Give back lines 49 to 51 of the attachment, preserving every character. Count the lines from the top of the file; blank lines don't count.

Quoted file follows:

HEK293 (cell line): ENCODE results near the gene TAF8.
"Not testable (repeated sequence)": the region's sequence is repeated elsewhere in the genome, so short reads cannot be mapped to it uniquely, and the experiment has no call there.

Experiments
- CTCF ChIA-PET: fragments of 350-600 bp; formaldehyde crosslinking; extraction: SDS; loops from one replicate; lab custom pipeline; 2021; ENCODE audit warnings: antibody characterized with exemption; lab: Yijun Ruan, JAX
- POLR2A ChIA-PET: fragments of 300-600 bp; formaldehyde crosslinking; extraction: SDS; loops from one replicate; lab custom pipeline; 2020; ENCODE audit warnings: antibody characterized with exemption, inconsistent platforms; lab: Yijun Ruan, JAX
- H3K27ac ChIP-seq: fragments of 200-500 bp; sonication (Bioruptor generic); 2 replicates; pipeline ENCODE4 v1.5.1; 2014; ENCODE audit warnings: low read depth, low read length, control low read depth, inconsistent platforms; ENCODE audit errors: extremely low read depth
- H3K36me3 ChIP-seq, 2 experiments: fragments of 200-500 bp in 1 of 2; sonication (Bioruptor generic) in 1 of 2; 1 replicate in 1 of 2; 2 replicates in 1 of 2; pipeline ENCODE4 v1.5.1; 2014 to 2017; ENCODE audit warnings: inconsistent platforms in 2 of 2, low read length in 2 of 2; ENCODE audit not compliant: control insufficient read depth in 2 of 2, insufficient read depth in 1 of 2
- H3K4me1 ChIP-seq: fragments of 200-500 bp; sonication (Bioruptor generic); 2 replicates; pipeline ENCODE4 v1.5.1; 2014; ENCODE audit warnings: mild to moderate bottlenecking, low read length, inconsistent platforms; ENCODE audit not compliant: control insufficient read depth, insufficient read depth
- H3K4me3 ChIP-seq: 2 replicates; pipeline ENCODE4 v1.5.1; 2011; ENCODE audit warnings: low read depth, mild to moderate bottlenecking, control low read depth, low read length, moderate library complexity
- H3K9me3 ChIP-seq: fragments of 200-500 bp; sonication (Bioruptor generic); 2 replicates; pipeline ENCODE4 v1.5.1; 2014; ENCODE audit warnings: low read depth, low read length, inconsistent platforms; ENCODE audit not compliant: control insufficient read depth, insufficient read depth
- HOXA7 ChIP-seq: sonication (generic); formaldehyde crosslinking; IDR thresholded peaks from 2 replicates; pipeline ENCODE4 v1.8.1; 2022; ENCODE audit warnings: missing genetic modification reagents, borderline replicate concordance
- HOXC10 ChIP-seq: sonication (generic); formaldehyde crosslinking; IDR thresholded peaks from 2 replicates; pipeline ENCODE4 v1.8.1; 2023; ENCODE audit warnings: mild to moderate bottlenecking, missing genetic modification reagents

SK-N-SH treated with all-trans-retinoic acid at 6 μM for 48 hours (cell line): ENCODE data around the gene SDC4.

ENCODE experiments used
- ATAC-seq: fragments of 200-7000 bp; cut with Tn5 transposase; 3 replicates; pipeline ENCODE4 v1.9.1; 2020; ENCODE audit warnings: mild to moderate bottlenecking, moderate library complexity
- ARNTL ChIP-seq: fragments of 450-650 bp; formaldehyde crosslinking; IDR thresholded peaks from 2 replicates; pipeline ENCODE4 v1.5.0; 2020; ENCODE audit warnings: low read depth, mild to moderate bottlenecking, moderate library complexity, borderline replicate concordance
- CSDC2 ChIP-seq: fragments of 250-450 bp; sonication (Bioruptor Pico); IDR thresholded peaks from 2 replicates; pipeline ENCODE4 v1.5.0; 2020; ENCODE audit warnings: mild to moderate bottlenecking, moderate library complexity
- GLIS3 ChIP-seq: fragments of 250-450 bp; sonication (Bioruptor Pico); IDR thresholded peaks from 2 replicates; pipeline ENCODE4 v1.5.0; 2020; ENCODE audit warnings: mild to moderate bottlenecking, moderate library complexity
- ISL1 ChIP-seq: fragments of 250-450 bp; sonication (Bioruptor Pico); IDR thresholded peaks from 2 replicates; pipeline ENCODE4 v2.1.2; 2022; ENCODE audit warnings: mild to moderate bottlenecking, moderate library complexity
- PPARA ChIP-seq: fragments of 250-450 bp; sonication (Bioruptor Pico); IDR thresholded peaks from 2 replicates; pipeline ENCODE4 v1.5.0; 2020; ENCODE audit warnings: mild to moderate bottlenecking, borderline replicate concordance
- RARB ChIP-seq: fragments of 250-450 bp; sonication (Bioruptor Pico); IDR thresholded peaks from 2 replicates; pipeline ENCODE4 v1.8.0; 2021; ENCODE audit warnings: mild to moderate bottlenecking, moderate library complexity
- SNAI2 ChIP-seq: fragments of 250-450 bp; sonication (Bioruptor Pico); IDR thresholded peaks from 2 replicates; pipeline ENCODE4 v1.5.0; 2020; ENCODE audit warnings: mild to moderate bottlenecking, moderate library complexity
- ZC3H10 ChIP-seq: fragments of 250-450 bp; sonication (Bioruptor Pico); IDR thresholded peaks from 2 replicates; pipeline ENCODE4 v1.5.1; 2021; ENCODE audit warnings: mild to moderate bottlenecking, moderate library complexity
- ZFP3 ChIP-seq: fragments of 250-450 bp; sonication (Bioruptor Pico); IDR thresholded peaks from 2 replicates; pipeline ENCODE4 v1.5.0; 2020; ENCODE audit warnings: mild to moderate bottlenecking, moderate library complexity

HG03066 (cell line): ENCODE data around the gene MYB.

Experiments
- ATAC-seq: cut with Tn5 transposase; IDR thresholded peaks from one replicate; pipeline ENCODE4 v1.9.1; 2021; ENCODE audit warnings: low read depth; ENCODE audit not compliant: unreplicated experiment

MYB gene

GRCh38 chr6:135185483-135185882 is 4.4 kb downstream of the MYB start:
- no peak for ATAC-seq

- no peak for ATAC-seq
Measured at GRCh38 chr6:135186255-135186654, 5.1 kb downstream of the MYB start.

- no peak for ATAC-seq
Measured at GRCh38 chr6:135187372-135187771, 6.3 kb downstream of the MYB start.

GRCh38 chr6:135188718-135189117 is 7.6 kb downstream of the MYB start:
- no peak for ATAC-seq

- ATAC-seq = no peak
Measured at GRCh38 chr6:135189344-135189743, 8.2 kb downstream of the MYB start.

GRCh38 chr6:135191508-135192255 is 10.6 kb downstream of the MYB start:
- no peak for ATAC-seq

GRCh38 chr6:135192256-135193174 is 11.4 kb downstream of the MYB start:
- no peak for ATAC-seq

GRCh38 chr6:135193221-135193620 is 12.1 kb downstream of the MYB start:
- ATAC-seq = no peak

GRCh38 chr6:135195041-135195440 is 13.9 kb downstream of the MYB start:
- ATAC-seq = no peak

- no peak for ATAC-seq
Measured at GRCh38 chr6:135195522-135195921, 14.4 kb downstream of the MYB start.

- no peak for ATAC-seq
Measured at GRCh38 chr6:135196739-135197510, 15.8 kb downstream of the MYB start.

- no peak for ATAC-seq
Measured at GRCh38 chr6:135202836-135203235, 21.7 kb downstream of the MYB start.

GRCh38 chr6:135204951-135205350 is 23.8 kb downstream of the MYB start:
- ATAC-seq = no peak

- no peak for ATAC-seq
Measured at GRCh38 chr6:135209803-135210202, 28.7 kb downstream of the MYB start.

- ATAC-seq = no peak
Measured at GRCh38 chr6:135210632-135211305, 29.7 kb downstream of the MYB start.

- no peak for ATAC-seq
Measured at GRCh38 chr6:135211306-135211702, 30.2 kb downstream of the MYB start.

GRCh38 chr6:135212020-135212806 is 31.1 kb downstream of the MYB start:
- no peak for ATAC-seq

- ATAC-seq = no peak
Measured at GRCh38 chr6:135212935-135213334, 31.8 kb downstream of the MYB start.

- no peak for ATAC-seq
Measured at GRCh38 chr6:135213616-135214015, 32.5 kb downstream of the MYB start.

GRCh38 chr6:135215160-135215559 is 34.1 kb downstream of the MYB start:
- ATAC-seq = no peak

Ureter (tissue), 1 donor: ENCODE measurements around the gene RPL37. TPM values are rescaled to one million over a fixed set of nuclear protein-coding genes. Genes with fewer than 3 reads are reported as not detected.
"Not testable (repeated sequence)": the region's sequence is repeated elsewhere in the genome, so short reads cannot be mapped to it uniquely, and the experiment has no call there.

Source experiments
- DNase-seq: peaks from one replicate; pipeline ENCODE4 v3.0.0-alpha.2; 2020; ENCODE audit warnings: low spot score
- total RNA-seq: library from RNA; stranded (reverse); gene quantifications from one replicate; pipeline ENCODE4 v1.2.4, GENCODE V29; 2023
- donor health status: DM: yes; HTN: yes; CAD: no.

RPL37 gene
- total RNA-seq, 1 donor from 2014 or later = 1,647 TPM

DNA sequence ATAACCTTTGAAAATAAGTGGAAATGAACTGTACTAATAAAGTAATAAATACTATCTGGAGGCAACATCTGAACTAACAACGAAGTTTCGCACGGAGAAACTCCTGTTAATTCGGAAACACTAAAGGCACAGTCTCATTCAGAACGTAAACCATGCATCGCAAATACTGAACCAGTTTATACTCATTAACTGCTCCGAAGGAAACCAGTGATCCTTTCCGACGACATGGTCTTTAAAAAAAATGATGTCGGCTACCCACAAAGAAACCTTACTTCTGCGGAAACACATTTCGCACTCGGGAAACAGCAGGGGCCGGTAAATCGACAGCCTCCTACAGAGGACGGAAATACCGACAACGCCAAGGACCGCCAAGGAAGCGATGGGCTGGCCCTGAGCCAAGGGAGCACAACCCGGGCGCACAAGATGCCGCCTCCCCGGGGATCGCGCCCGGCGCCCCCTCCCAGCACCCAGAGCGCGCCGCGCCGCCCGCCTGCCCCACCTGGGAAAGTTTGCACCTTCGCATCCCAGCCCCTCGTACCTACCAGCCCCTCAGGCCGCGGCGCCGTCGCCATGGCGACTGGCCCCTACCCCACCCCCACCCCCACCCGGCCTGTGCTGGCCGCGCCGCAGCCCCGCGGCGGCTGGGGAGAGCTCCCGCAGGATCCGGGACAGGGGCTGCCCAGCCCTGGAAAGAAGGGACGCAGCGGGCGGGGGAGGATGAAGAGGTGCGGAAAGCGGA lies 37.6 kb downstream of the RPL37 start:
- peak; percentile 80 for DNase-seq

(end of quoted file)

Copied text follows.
- no peak for ATAC-seq
Measured at GRCh38 chr6:135196739-135197510, 15.8 kb downstream of the MYB start.

- no peak for ATAC-seq